Kayo Sugiyama, Hirotaka Watanuki, Masaho Okada, Yasuhiro Futamura, Masayuki Saito, Satoshi Makino, Katsuhiko Matsuyama
Open Journal of Thoracic Surgery, Volume 11, pp 31-35; doi:10.4236/ojts.2021.111005

Background: Redo aortic valve replacement for prosthetic valve endocarditis is a challenge for surgeons. Echocardiography is occasionally not an effective modality for the detection of infectious signs in prosthetic valve endocarditis. Case presentation: Herein, we report the case of a patient whose prosthetic valve endocarditis was detected by multidetector computed tomography and who successfully underwent redo aortic valve replacement. Preoperative echocardiography revealed no remarkable findings related to endocarditis such as perivalvular leakage or vegetation; however, multidetector computed tomography revealed a thickened right coronary cusp. Intraoperatively, the right coronary cusp was confirmed to be covered with thick infected tissue. The pathological findings revealed broad destruction due to infection of the right coronary cusp. Conclusion: Multidetector computed tomography was useful in detecting infectious signs in prosthetic valves.
Abdoulaye Kanté, Bréhima Coulibaly, Mamadou Diakité, Samba Sidibé, Drissa Traoré, Bréhima Bengaly, Mariam Daou, Demba Yattera, Nouhoum Ongoïba
Open Journal of Thoracic Surgery, Volume 11, pp 1-10; doi:10.4236/ojts.2021.111001

The aortic aneurysm is the 13th leading cause of death in Western countries. The incidence of thoracic aortic aneurysms is estimated at 4.5 cases per 100,000. The diagnosis is often made on a chest x-ray or other imaging tests, such as an echocardiogram done for other heart diseases. Echocardiography is the first test to assess the diameter of the ascending aorta and its progression over time. Most patients are first assessed and followed up with spiral thoracic computed tomography with injection of contrast medium, supplemented by 3-dimensional reconstruction of the aneurysm in order to improve the accuracy of measurements, identification of its proximal part and distal. When dilation of the ascending aorta reaches the critical diameter of 50 mm, there is a risk of aortic dissection or rupture. Supravalvular aneurysms are treated by replacing the ectatic portion with a Dacron® tube in the supracoronary position. Aortic root aneurysms, including coronary ostia, require tube replacement, reimplantation of coronary ostia, as well as surgery on the aortic valve. In this article, we report a case of aneurysm of the aortic root and the ascending aorta treated by aortic valve replacement and the ascending aorta associated with the Cabrol hemi-mustache technique and we review the literature.
Bréhima Coulibaly, Abdoulaye Kanté, Mamadou Diakité, Samba Sidibé, Drissa Traoré, Bréhima Bengaly, Mariam Daou, Demba Yattera, Nouhoum Ongoïba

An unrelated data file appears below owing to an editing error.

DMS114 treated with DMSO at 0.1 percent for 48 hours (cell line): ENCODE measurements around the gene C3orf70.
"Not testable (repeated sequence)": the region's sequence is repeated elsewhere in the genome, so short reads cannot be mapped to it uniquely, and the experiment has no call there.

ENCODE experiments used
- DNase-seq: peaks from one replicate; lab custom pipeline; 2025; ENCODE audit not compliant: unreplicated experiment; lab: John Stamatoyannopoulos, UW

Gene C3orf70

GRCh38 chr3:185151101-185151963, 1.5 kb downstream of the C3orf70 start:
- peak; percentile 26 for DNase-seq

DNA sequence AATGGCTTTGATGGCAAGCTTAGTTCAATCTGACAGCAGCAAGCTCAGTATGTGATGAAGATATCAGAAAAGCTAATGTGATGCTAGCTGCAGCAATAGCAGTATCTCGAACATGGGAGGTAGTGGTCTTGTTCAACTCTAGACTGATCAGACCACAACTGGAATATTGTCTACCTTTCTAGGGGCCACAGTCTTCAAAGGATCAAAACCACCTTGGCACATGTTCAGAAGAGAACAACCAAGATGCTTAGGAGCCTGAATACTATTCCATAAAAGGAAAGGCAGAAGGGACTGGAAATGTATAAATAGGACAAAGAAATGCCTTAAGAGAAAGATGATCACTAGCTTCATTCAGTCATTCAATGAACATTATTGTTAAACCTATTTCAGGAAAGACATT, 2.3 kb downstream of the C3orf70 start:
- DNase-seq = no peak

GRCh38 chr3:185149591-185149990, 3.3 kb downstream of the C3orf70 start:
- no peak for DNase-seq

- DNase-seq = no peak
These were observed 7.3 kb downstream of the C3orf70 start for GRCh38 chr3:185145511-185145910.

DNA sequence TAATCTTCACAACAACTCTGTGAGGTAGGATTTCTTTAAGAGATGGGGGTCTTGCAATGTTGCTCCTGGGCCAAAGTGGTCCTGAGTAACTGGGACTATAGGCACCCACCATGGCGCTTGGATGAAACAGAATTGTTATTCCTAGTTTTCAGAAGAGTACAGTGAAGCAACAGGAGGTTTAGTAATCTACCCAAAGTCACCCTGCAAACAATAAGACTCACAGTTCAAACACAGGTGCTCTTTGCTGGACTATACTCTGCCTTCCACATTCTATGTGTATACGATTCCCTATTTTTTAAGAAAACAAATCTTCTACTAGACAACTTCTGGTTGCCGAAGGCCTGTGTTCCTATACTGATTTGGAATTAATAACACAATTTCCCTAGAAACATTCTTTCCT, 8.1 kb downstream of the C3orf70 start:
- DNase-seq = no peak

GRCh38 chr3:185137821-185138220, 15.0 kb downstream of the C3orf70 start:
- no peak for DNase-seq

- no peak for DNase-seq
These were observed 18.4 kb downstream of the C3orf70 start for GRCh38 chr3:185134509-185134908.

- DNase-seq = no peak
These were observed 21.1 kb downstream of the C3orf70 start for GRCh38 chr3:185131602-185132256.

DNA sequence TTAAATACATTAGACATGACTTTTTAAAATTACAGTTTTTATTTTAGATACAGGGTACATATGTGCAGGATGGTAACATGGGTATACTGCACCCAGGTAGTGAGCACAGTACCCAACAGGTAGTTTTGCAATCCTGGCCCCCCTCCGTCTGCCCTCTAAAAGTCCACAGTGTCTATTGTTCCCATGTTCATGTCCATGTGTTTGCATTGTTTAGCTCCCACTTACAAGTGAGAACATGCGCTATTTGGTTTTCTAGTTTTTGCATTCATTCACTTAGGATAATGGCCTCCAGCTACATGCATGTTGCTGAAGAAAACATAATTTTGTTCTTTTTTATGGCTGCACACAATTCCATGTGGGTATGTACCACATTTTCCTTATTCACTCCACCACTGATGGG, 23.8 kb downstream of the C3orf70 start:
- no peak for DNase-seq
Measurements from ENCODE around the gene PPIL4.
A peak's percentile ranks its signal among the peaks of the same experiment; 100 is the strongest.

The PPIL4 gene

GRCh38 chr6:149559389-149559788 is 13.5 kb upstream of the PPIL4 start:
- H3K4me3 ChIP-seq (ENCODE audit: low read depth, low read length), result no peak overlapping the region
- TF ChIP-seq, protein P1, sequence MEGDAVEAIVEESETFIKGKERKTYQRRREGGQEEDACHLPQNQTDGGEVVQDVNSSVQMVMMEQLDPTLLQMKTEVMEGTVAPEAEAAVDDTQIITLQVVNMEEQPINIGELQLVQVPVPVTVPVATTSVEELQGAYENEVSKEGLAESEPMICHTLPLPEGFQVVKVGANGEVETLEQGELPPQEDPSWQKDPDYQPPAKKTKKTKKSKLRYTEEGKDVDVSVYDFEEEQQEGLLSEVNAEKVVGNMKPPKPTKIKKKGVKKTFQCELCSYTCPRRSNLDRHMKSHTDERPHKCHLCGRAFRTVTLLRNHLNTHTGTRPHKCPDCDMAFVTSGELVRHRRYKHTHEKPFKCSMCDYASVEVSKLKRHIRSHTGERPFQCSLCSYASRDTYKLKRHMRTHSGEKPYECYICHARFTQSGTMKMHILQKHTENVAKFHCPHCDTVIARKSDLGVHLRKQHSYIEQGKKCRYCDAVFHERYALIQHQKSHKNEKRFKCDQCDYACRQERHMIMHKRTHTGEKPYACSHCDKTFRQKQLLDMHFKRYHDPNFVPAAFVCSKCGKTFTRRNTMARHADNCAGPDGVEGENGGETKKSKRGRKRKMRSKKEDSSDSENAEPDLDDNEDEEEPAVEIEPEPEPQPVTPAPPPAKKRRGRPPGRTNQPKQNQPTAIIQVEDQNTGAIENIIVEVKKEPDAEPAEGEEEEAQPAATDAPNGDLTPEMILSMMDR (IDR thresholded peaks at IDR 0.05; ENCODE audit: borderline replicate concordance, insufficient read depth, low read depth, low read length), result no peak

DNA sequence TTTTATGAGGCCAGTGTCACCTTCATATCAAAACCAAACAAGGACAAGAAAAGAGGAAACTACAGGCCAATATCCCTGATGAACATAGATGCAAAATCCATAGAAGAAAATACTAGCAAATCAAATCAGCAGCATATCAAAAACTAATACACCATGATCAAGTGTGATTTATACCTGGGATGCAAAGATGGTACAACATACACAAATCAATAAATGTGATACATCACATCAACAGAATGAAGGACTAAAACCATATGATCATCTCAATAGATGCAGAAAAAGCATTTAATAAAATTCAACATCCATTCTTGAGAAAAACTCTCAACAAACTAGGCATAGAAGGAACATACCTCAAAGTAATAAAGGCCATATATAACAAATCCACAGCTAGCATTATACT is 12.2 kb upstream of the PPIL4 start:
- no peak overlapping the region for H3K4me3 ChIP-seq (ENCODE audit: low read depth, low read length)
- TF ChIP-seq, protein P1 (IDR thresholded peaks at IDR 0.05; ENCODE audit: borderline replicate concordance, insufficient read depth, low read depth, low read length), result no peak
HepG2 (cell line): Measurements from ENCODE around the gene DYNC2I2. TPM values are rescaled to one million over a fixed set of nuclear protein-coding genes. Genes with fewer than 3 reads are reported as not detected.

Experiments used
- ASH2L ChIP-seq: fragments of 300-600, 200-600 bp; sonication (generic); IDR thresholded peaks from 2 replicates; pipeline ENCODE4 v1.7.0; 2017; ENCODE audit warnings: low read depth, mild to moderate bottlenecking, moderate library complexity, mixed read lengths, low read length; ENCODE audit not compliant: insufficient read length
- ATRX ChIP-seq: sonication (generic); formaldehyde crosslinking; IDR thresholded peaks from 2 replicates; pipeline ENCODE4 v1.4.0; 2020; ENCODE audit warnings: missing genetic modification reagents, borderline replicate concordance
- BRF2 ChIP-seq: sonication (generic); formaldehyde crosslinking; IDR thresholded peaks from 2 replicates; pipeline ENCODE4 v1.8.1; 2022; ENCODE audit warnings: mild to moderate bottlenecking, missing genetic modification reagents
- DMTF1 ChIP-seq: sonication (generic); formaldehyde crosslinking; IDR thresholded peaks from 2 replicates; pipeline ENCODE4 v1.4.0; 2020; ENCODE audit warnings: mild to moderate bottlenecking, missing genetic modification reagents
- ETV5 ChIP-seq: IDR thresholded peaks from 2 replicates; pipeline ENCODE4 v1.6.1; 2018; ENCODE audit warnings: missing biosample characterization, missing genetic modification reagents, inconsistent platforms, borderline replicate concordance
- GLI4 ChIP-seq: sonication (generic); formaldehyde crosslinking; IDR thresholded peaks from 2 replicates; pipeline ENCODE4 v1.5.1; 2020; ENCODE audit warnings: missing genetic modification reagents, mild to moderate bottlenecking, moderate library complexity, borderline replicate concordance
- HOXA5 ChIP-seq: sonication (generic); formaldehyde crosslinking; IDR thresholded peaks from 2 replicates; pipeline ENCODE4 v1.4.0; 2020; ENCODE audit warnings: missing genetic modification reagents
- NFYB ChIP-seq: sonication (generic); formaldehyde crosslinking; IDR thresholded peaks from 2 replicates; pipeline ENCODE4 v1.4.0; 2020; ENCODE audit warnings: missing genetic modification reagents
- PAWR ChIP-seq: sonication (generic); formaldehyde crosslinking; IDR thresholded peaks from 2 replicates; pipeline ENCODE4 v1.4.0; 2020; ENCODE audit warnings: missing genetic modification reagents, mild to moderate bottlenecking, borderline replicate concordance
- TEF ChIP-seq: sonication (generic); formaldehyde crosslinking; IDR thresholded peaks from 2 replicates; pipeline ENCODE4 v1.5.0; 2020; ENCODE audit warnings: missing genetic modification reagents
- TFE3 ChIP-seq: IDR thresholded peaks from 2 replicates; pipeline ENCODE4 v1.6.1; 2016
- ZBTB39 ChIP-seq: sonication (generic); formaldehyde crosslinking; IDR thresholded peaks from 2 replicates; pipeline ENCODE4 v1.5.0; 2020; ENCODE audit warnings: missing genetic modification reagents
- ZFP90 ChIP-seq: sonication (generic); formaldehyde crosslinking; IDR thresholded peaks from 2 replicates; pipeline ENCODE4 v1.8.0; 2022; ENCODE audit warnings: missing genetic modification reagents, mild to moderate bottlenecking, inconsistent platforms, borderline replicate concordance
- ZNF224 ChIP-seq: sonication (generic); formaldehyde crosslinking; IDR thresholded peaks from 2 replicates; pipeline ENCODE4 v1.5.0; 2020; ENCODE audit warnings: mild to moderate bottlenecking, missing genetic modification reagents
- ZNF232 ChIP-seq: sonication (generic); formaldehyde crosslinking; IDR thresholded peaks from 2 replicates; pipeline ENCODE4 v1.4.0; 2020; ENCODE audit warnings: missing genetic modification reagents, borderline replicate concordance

Open Journal of Thoracic Surgery, Volume 11, pp 18-24; doi:10.4236/ojts.2021.111003

Introduction: Cardiac myxomas represent the most frequent forms of primary tumors of the heart. The most frequent location is the interatrial septum. We report the clinical case of a myxoma of the left atrium and discuss its epidemiological and therapeutic aspects through a review of the literature. Observation: This was a 41-year-old female patient who presented with sudden rotational dizziness associated with vomiting. MRI revealed multiple punctiform bilateral supra and subtentorial strokes of different ages, recent and semi-recent, suggesting an embologenic etiology. Transesophageal echocardiography found a large pedunculated, homogeneous, avascular tumor hanging from the interatrial septum. The patient is operated on urgently under cardiopulmonary bypass for resection of a large tumor located in the left atrium. The pathological examination concluded with the diagnosis of myxoma of the left atrium. The postoperative follow-up was straightforward and the patient was discharged from the hospital via home hospitalization. Conclusion: The diagnosis of cardiac myxomas is suspected in the presence of symptoms associated with echocardiographic images of intracardiac masses and confirmed by histological study. Embolic accidents are one of the formidable complications of myxomas. Surgical management is urgent, especially in the presence of predictive morphological features of embolism on echocardiography.
Otabek Eshonkhodjaev, Shuhrat Khudaybergenov, Ravshan Ibadov, Rustem Hayaliev, Anvar Yormuhammedov
Open Journal of Thoracic Surgery, Volume 10, pp 41-55; doi:10.4236/ojts.2020.102005

The article presents a new technique developed by RSCS named after acad. V. Vakhidov for performing percutaneous dilatational tracheostomy by using the improved Howard-Kelly forceps, which ensures stable traction of the guidewire and reduces the risk of trauma to surrounding tissues. In order to assess the feasibility and necessity of carrying out a modified method of tracheostomy, a comparative analysis of the frequency and structure of complications after various options for tracheostomy was carried out, taking into account the presence or absence of risk factors for an adverse outcome.
Buchhorn Reiner
Open Journal of Thoracic Surgery, Volume 10, pp 81-88; doi:10.4236/ojts.2020.104008